Interestingly, the completed window presents a multitude of figures, angelic hosts, saints and fathers of the Church, in attitudes of adoration in the subsidiary roundels, thereby giving considerably greater emphasis to the central theme of the window.

Cartoon for St Matthias, Malvern Link.
Burlison & Grylls, 1906.

Left: St Peter’s vision of ‘the great sheet’ at the house of Simon the Tanner, Joppa (Acts 9:43ff), where the soldier, messenger from the centurion Cornelius, finds him. Right: Peter comes and preaches salvation to Roman centurion Cornelius, the first Gentile convert, and his family (Acts 11:14).

On top of the dramatic and theatrical perspective, we especially liked the blanket of animals on the left panel which looked like they could have been lifted straight from a late medieval illumination.

Cartoon for St Mary, Greenham, Berkshire.

War Memorial window. The soldier knight, beneath angels bearing a crown, keeps vigil before the altar
Burlison & Grylls, 1924.

The completed window set within a memorial chapel.

I have an enthusiasm for war memorials from the days I gave tours of them at the Twentieth Century Society. This was exciting to see, the design a concept of a chapel within a window within a chapel. I was also interested to see how the finished soldier had a later style of armour that is more decorative, elegant and with a streamlined helmet.

Section of full scale painted pattern for an unidentified window.

Lower section of a Crucifixion tableau: Mary Magdalen embraces the foot of the cross (her jar of ointment is out of view below)
Burlison & Grylls, n.d.

We were bowled over when this was carefully rolled out by the V&A staff. So sad that bits were literally falling off at the edges. But after a morning looking at small-designs, to see this design made at 1:1 was stunning, reminding us of the impressive draftsmanship and ability to plan the leading of windows so carefully.

Full size and painted pattern for an unidentified window, depicting St Augustine.
Burlison & Grylls, n.d.

A great finish to a great day. Thankfully this picture was in great condition and huge, so we could really enjoy looking closely at the details that both Grylls men so enjoyed drawing themselves and the firm were known for. As with most of their windows, the face and hands receive the most careful attention. Sometimes this sensitivity can feel lost when completed in a finished leaded window set high in a wall, which has the sun’s bleaching rays coming through and a host of competing colours, architectural details and patterns around the figures. But it is deliberate, for it is the nature of their work across thousands of windows and I think that it’s a very interesting way of working. The viewer has to look a little harder, work through all the decoration and graphic contrasts, and somewhere in the middle focus on the faces. It is stimulating artistically, and importantly, devotionally. And they’re incredibly human and rarely idealised, sitting somewhere between the realistic animated characters of Northern Renaissance art (inspired by Albrecht Dürer and his contemporaries) and real Victorian and Edwardian people, that we know both Grylls men used, as models.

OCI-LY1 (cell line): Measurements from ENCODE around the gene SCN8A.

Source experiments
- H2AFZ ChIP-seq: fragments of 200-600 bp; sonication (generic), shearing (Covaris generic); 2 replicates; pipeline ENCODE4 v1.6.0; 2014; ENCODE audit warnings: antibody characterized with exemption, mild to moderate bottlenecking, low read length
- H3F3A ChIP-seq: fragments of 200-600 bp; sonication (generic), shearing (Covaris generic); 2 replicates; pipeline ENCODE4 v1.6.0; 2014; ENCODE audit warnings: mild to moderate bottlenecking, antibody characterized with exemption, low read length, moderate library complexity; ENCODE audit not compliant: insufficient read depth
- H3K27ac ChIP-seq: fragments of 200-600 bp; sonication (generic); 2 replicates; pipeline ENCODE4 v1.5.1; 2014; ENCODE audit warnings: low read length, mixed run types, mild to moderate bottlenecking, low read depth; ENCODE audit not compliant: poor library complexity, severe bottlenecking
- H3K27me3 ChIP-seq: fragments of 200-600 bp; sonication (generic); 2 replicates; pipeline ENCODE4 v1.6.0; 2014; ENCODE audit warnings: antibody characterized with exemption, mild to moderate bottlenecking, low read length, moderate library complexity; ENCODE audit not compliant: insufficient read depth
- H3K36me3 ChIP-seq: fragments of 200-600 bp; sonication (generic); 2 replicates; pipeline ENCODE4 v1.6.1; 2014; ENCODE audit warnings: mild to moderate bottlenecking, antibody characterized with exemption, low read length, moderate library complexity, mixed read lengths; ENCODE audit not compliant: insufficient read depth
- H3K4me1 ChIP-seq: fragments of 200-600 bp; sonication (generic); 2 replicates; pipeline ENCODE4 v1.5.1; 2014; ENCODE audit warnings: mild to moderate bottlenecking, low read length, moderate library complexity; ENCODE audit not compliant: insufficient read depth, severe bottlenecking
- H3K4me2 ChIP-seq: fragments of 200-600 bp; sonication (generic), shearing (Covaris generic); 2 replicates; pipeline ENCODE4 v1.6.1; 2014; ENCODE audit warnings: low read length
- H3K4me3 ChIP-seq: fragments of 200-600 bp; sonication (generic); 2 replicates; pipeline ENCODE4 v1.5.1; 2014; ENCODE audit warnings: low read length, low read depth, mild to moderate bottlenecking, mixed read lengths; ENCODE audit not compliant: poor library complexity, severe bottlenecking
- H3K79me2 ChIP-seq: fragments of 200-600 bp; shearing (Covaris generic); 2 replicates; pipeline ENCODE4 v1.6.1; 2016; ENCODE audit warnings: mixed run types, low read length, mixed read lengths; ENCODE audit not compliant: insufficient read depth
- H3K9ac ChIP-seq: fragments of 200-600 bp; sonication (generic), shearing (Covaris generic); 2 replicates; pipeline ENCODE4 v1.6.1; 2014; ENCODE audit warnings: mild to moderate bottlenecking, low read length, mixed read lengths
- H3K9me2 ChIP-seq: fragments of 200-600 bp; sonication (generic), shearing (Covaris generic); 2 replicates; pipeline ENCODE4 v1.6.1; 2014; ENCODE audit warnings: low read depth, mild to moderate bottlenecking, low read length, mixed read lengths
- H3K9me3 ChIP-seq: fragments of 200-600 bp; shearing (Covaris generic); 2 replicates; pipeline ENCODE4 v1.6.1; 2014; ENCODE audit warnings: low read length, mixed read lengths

Thank you so much to the staff at the V&A for putting up with our gushing in the otherwise silent study room, to Dr Ayla for her encouragement and insight, and to Dad for making me feel part of a family tradition of drawing (and for the yummy lunch).

After the adrenaline of the day’s visit subsided, I couldn’t help but feel rather emotional about it all. As an artist starting out it makes me so excited to think that such ability runs through my genes. I am so encouraged by the sheer beauty of some of their designs (for the completed windows in all their glory, browse here) and prolific output as artists and designers that it makes me want to aim higher for myself. But, I also balance some blues and intimidation when I consider what a high standard of design, and professional success, is embedded in the tread of the footsteps I follow. After being brought up with trips to see windows (no family holiday was complete without ducking into a church) it means so much to see the original designs on paper. All the more moving to see that the Grylls father and son were, like me, driven by draughtsmanship and delight in detail and light. So even though I never knew them, I feel I can still converse with them and learn from them every time I see a window.